Roy Glashan's Library
Non sibi sed omnibus
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Who was the man that moved soundlessly as a cat through Doc Turner's midnight slums? Had he any connection with the slinking killer-cat which slew human beings for no apparent reason? Once more the aged pharmacist of Morris Street goes to war for his people!
ALL day and in the night's early hours Morris Street had been raucous with truck horns, with the shouts of the pushcart hucksters, the polyglot babble of its thronging pedestrians, the shrill cries of tattered children playing dangerously in its gutters. Now, after midnight, the slum's teeming life had drained off into the tenement warrens. Store windows blacked out, the debris-strewn pavements were lit only by wide-spaced, feeble street lamps. A hush lay over the district.
Into this somehow ominous quiet came the yowl of an alley cat. To Andrew Turner, plodding wearily homeward from long hours in his ancient pharmacy, some overtone of the familiar nocturnal sound brought the odd notion that just so might wail a human soul in torment.
The aged druggist paused. Acid-stained fingers tugged at the white bush of his mustache as he peered into the alley mouth within whose murk feline ululation rose to a snarling climax—and exploded into a scream.
Not the scream of a cat—the scream of a woman. The shriek spoke of unthinkable, nerve-shattering terror.
By the time the cry died out, Doc Turner was in the alley, hurrying toward the source of that agonized sound. The deeper dark here paled the high opening where the black walls that formed the gut ended. Beyond, against sky-glow of the never-sleeping city, a back-yard fence was Stygian. The fence was suddenly surmounted by the lithe silhouette of a huge cat.
From its muzzle to its undulant tail, the brute seemed to measure three feet.
A moan pulled Doc's eyes up to a faint glimmer in the side of a building. When he looked again, the cat was gone. Its enormity, he reassured himself must have been an optical illusion. Still, ice sheathed Turner's body.
"Can you make out where the scream came from?" a voice asked, and a vague form took shape in the darkness near Doc Turner.
"Somewhere towards the rear of this house," Doc said. "The first floor, by the sound of those moans." There were other sounds within the tenement now, a muffled thud of doors, questioning calls. "I'm going around in front and see."
The stranger's walk, beside him, was oddly noiseless.
The vestibule door was not locked. Narrow, uncarpeted stairs rose to a congested hallway that held the pad of bare feet, an excited jabber in a dozen different languages, the rap of urgent knuckles on wood. In the dim glow of a tiny bulb Doc saw his companion, tall and slender, well-dressed. He had a triangular, dark face, and his uncovered black hair was sleek and lustrous as though, like a woman's, it received a hundred brush strokes morning and night.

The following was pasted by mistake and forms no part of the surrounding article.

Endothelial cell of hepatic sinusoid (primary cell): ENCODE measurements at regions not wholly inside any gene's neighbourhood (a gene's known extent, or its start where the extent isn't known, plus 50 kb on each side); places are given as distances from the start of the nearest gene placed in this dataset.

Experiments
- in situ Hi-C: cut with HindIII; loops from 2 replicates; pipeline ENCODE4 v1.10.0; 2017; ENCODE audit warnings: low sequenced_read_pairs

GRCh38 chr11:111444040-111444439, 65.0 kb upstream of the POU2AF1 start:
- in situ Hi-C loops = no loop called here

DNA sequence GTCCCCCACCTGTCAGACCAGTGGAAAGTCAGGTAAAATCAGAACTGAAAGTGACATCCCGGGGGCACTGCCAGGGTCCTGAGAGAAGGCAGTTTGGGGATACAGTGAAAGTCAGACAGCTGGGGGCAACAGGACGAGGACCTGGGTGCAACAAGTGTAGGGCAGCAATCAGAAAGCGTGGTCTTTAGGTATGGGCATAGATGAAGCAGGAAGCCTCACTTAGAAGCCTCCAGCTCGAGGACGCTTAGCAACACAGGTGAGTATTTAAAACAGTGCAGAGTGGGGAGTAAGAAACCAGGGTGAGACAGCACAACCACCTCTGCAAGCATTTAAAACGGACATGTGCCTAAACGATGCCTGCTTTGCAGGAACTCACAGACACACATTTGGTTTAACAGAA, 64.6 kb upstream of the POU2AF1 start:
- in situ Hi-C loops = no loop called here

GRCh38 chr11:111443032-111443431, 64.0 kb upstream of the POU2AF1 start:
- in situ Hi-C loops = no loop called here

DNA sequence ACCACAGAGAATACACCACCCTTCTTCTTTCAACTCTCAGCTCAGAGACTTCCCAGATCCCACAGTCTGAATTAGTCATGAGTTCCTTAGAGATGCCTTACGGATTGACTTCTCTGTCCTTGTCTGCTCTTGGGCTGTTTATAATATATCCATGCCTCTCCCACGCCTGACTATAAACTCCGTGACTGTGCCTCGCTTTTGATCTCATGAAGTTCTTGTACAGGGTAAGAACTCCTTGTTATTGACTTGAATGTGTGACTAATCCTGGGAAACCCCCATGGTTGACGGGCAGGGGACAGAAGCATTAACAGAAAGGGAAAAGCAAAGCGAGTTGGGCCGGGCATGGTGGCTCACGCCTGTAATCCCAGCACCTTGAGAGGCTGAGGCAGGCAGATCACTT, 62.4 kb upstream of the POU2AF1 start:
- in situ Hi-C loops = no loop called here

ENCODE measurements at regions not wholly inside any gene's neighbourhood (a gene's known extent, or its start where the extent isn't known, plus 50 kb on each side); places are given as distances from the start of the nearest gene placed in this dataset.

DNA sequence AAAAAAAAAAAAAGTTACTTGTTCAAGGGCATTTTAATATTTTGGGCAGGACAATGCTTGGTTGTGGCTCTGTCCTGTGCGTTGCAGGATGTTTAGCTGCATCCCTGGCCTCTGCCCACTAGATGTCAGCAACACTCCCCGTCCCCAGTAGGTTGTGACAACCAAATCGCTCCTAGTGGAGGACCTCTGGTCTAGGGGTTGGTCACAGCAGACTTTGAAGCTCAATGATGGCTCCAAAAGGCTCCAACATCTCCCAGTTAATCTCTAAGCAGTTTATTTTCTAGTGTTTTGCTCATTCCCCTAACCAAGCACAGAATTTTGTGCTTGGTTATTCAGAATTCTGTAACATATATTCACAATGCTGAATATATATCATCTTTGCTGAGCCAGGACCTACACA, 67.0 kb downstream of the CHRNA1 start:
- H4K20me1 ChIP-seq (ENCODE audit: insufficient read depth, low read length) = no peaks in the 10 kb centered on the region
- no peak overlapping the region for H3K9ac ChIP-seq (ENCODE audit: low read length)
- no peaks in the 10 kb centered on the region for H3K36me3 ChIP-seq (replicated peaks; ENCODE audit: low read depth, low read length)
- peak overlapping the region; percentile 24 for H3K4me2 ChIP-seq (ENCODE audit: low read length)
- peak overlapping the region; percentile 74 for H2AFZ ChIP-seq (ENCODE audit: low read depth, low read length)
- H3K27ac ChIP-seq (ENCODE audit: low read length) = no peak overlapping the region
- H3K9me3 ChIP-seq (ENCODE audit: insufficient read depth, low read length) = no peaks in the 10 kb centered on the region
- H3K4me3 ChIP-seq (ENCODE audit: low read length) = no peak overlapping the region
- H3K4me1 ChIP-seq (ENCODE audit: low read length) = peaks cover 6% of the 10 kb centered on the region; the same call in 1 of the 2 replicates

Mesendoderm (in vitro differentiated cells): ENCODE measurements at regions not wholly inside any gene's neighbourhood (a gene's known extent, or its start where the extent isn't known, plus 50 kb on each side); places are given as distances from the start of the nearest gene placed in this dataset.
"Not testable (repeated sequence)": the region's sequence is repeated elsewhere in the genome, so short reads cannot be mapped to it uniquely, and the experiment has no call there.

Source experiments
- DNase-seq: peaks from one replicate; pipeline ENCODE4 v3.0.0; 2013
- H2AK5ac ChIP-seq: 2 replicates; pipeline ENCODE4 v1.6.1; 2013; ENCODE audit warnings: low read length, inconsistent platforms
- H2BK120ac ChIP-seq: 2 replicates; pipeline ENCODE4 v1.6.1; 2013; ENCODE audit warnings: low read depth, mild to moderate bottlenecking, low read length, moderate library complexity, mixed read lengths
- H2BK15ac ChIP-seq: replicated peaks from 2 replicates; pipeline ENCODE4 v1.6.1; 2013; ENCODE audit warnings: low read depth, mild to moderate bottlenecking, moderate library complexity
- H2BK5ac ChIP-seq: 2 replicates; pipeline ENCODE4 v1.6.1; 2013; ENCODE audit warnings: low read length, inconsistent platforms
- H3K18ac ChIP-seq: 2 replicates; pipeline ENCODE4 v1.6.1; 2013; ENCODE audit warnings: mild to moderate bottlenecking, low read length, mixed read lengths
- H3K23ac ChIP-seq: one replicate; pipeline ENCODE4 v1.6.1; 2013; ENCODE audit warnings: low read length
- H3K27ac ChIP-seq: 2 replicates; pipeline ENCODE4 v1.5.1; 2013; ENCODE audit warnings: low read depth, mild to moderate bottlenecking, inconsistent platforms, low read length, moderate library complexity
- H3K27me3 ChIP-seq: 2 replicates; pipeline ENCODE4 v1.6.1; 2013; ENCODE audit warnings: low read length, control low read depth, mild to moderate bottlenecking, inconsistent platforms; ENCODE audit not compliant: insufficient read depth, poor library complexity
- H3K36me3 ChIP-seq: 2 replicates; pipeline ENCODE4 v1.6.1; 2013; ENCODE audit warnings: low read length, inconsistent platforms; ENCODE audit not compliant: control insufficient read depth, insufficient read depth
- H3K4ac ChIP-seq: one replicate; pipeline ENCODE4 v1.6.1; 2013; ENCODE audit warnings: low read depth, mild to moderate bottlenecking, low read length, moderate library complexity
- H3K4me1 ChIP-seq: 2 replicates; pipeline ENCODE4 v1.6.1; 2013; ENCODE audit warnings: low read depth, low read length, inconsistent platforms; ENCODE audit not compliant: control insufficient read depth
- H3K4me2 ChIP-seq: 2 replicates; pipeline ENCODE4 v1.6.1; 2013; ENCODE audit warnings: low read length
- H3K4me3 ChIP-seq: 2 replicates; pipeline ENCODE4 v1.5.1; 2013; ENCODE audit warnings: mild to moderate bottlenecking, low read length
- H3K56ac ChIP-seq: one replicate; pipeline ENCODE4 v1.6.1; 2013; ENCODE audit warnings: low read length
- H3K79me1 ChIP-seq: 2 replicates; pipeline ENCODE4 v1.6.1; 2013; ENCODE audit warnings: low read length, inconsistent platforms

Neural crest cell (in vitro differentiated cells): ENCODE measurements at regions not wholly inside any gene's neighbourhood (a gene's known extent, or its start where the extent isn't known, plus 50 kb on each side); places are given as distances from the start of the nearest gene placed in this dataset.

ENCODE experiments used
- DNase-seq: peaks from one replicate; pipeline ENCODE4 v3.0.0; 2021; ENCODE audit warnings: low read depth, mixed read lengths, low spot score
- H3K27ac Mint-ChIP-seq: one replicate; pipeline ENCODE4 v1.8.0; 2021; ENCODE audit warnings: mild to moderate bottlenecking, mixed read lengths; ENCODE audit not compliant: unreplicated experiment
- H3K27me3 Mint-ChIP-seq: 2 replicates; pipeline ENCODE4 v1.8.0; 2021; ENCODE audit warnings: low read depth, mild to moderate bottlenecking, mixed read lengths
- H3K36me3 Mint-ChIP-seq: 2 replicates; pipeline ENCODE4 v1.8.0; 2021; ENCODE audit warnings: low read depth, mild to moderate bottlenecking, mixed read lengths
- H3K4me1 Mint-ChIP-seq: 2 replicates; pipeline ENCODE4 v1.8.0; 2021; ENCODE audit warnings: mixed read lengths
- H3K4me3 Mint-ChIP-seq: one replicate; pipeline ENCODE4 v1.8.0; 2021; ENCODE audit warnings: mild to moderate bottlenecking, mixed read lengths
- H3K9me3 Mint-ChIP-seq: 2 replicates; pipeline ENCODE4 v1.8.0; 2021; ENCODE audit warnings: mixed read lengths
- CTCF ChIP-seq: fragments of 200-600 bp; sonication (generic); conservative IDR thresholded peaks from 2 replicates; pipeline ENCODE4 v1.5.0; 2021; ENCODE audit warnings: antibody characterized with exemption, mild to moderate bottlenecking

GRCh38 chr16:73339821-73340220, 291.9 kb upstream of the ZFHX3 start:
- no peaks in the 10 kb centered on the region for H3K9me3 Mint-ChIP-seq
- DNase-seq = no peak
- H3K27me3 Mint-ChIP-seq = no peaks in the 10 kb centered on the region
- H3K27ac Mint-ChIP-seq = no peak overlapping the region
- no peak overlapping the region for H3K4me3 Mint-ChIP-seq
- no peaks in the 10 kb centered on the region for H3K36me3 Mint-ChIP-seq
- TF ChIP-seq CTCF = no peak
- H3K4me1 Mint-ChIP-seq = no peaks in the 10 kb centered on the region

"You are Andrew Turner," he said, "proprietor of the drugstore at Hogbund Lane corner. I am Gar Karin."
His English was too precisely enunciated to be his native tongue, but neither name nor appearance gave any clue to his origin. "Sonia!" someone shouted, above. "Sonia Marshvitz! Open de door."
Climbing the broken-railed stairs to a gabble now more frightened than excited, Doc recalled that Sonia Marshvitz was a widow living here with her four year old son, Paul. Someone had switched on a light on the next floor and the landing was crowded with night-gowned women and night-shirted unshaven men.
"Ai!" one of the latter exclaimed. "Now is here Doc Toiner!" Sleep-blurred faces turned, showing signs of relief. "Dey don't answer, Doc. Vot shall ve do?"
ALWAYS in time of stress or distress, these people the old man so long had served thus shifted their burdens of decision to him. "Do?" He accepted the load as they parted and let him through to a scarred door. "Break in, of course." He glanced around. "You, Tony! Abe Katz! You're big fellows. Use your shoulders if you can't use your heads."
The lock was flimsy. The door yielded at the first thrust.
Dingy luminance from the hall probed a kitchen, the living room of the very poor. The room was immaculate and empty, but a mindless and awful babble came out of a black doorway in the further wall.
On the landing there was no sound except a hiss of appalled breath. No movement. They waited for Doc to enter and face whatever horror was in that inner room.
He nerved himself to the task. Going across the kitchen, his legs seemed to force themselves through an invisible, adhesive miasma. He reached the dark rectangle, breathed the peculiar, musty odor of poverty's bedrooms as he went through.
Two windows diagonal to each other in right-angled walls drained vague light over a decrepit bureau and a broken backed chair. A quilt trailed from an iron-framed double bed in which a woman sat upright. Her straggly hair hung about a scarcely human face; her distorted mouth vented sounds hardly human. Her bare, flabby arms made a cradle against her bosom, and in this cradle lay a small, limp form. The nightgown and the flaccid little body bore stains that had come from the child's torn throat.
The flesh of the shoulder on which Doc put his hand was as chill and hard as stone. "Who did it, Sonia?"